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Bob Lind, Published July 12 2009

Lind: Trip to Boy Scout Jamboree left fond recollections for Fargo man

Larry Jenkins of Fargo, still has his 1948 Boy Scout Handbook and lots of other Scout paraphernalia.

Plus, he has memories and souvenirs of his trip to the National Boy Scout Jamboree at Colorado Springs, Colo., 49 years ago this month.

He lived in Moorhead when he and his older brother Chall, now of Dixon, Ill., joined other members of Troop 44 in heading for the 1960 Jamboree.

He still has the list of things to pack, including a mess kit, a blanket, a camera and three rolls of film and a ground cloth.

And he has his Scout uniform, or at least part of it, in a cute and condensed sort of way.

That Jamboree was the only one Larry attended. But it was a doozy, even if he didn’t get close to one of the Lennon sisters.

Hot but busy

The boys and their leaders went to the Jamboree by train. One memorable sight: smoke from a forest fire near Cody, Wyo.

“There was talk of having the Scouts fight that fire,” he says, “I wonder if they’d really let a bunch of boys do that, though. Anyhow, we didn’t.”

The thousands of boys from all over the nation and from 26 foreign countries lived in tents, with a background that reminded the boys of Troop 44 they weren’t in Moorhead; it was Pikes Peak, the 14,000-plus mountain just west of Colorado Springs.

The only bummer was the heat. “It was so hot you didn’t want to be in your tent,” Larry says. “But we were so busy, we weren’t in the tents much anyway.”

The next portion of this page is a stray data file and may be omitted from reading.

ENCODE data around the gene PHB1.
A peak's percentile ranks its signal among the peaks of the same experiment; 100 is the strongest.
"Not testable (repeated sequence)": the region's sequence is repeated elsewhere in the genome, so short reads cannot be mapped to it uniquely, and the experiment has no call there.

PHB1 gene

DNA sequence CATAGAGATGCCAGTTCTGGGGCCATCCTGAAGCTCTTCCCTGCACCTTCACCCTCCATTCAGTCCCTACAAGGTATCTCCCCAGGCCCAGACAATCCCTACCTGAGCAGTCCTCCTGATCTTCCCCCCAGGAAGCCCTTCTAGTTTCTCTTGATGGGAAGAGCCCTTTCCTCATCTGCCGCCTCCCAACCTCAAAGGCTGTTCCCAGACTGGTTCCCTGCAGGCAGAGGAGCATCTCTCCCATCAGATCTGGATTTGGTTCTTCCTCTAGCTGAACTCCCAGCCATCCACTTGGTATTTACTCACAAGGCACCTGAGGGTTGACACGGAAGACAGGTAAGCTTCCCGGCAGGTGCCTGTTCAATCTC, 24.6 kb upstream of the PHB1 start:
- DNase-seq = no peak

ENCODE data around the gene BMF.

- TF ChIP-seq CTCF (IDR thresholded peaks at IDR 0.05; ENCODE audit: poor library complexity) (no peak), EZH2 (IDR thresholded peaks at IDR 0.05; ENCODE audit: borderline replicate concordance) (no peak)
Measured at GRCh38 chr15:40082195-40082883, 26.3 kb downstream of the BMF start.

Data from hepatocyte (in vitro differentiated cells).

Their activities included Scoutcraft contests, sports, tours of the Air Force Academy and the Denver Mint and many special events, including visits by some famed people. Among them: “Gunsmoke” star James Arness, comedian Herb Shriner and President Dwight Eisenhower. “I was just a short distance from Ike when he went by in a car,” Larry says.

Maybe best of all was an appearance by the Lennon Sisters from the “Lawrence Welk Show.” That’s because Larry says he had a crush on Janet, the youngest of the girls who, like Larry, was 14. “She was a cutey,” he says.

He didn’t get to meet her. But in the long run, that was OK because quite a few years later he married someone even better: his wife Denice.

No big problems

Larry and Denice have two children, four grandchildren and two great-grandchildren.

He loves camping out, just as he did back in his Scouting days.

And, as an adult looking back on the Jamboree, he says, “You have to salute the leaders. There were lots of boys to supervise. But there were no problems. No fights. Nothing.”

The only mini-problem was a boy who became terribly homesick. “He got a harmonica,” Larry says, “and he’d sit there playing mournful songs. It got so bad he was told to quit.”

Larry has been to the site of that Jamboree maybe 20 times since 1960 “but you wouldn’t recognize it; it’s just barren land,” he says.

But in July 1960, that site was four square miles of boys.

His Scout bear

A few years ago, Larry had Doris Lee of Fargo, make a Scout bear for him.

It’s made out of Larry’s Scout uniform, and is decked out with Scout insignia, badges, a Scout knife.

“I love to look at it,” he says. “This all might have got stuck in a closet and maybe tossed out.

“But I’ll never throw this bear away. It reminds me of the good times.”

The 1960 Jamboree perhaps was the best event of those good times for Larry, even if he didn’t get close to Janet Lennon and had to settle for the president.

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